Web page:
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Heritable modifiers of the tumor microenvironment influence nanoparticle uptake, distribution and response to photothermal therapy. Theranostics 2020;10(12):5368-5383



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Scopus ID

2-s2.0-85084328678   11 Citations


We report the impact of notch-DLL4-based hereditary vascular heterogeneities on the enhanced permeation and retention (EPR) effect and plasmonic photothermal therapy response in tumors. Methods: We generated two consomic rat strains with differing DLL4 expression on 3rd chromosome. These strains were based on immunocompromised Salt-sensitive or SSIL2Rγ- (DLL4-high) and SS.BN3IL2Rγ- (DLL4-low) rats with 3rd chromosome substituted from Brown Norway rat. We further constructed three novel SS.BN3IL2Rγ- congenic strains by introgressing varying segments of BN chromosome 3 into the parental SSIL2Rγ- strain to localize the role of SSIL2Rγ- DLL4 on tumor EPR effect with precision. We synthesized multimodal theranostic nanoparticles (TNPs) based on Au-nanorods which provide magnetic resonance imaging (MRI), X-ray, and optical contrasts to assess image guided PTT response and quantify host specific therapy response differences in tumors orthotopically xenografted in DLL4-high and -low strains. We tested recovery of therapy sensitivity of PTT resistant strains by employing anti-DLL4 conjugated TNPs in two triple negative breast cancer tumor xenografts. Results: Host strains with high DLL4 allele demonstrated slightly increased tumor nanoparticle uptake but consistently developed photothermal therapy resistance compared to tumors in host strains with low DLL4 allele. Tumor micro-environment with low DLL4 expression altered the geographic distribution of nanoparticles towards closer proximity with vasculature which improved efficacy of PTT in spite of lower overall TNP uptake. Targeting TNPs to tumor endothelium via anti-DLL4 antibody conjugation improved therapy sensitivity in high DLL4 allele hosts for two triple negative human breast cancer xenografts. Conclusions: Inherited DLL4 expression modulates EPR effects in tumors, and molecular targeting of endothelial DLL4 via nanoparticles is an effective personalized nanomedicine strategy.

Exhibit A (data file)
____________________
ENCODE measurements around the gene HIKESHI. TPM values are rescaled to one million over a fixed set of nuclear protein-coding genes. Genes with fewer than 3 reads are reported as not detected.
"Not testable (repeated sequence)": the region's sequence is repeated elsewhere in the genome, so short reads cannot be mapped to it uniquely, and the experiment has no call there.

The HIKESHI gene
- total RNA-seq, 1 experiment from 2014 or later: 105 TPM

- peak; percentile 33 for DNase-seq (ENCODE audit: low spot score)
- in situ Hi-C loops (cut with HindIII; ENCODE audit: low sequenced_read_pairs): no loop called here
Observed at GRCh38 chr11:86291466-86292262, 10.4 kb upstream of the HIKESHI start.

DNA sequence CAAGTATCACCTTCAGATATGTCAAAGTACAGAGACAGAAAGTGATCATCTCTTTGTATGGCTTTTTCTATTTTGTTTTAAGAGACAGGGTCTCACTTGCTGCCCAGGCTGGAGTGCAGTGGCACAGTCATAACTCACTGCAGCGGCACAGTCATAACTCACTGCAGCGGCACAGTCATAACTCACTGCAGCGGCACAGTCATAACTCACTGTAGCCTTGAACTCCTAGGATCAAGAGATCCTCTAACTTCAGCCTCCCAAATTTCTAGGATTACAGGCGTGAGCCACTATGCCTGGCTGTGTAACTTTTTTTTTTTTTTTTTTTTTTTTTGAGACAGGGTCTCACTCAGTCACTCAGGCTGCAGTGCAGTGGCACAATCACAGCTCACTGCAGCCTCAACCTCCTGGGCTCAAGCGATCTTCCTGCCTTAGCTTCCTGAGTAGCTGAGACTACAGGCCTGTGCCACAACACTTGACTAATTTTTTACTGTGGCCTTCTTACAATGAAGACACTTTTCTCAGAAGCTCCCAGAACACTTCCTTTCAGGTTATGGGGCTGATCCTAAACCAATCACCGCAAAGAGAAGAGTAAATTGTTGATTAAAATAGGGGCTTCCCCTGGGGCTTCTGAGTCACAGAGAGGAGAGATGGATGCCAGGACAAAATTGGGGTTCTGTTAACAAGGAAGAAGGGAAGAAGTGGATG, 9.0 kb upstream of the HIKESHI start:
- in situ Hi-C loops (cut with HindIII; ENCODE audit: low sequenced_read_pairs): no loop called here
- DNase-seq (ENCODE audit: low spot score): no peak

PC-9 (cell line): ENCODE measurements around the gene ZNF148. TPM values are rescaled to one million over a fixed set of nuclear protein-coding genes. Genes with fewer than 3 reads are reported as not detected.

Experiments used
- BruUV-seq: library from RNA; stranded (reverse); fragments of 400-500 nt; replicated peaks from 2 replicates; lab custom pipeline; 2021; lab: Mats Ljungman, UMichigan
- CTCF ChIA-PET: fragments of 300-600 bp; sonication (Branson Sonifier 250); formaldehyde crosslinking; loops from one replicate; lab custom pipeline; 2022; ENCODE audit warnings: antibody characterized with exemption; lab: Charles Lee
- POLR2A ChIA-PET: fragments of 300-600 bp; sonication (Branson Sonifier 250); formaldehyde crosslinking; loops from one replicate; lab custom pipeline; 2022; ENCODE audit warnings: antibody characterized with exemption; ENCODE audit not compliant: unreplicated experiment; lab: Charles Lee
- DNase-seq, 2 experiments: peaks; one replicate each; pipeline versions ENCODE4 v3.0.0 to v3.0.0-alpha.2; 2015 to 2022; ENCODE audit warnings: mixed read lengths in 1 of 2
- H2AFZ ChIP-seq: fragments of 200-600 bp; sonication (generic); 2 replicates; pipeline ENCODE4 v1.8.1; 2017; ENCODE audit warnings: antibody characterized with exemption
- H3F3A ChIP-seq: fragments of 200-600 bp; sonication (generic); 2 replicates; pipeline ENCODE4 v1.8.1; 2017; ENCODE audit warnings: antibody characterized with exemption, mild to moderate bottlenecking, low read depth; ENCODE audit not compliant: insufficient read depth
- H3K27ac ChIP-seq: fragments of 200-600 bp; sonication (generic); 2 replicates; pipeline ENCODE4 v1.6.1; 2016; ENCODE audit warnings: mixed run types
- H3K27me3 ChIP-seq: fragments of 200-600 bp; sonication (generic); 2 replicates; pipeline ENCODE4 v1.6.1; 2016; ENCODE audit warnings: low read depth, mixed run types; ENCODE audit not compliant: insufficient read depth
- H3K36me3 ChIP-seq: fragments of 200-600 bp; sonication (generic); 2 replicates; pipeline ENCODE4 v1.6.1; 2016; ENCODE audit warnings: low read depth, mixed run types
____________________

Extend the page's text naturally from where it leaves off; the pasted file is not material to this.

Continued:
Author List

Sharma G, Jagtap JM, Parchur AK, Gogineni VR, Ran S, Bergom C, White SB, Flister MJ, Joshi A


Venkateswara R. Gogineni PhD Assistant Professor in the Radiology department at Medical College of Wisconsin
Amit Joshi PhD Associate Professor in the Biomedical Engineering department at Medical College of Wisconsin
Sarah B. White MD, MS, FSIR, FCIRSE Vice Chair, Professor in the Radiology department at Medical College of Wisconsin

MESH terms used to index this publication - Major topics in bold

Breast Neoplasms
Cell Line, Tumor
Tumor Microenvironment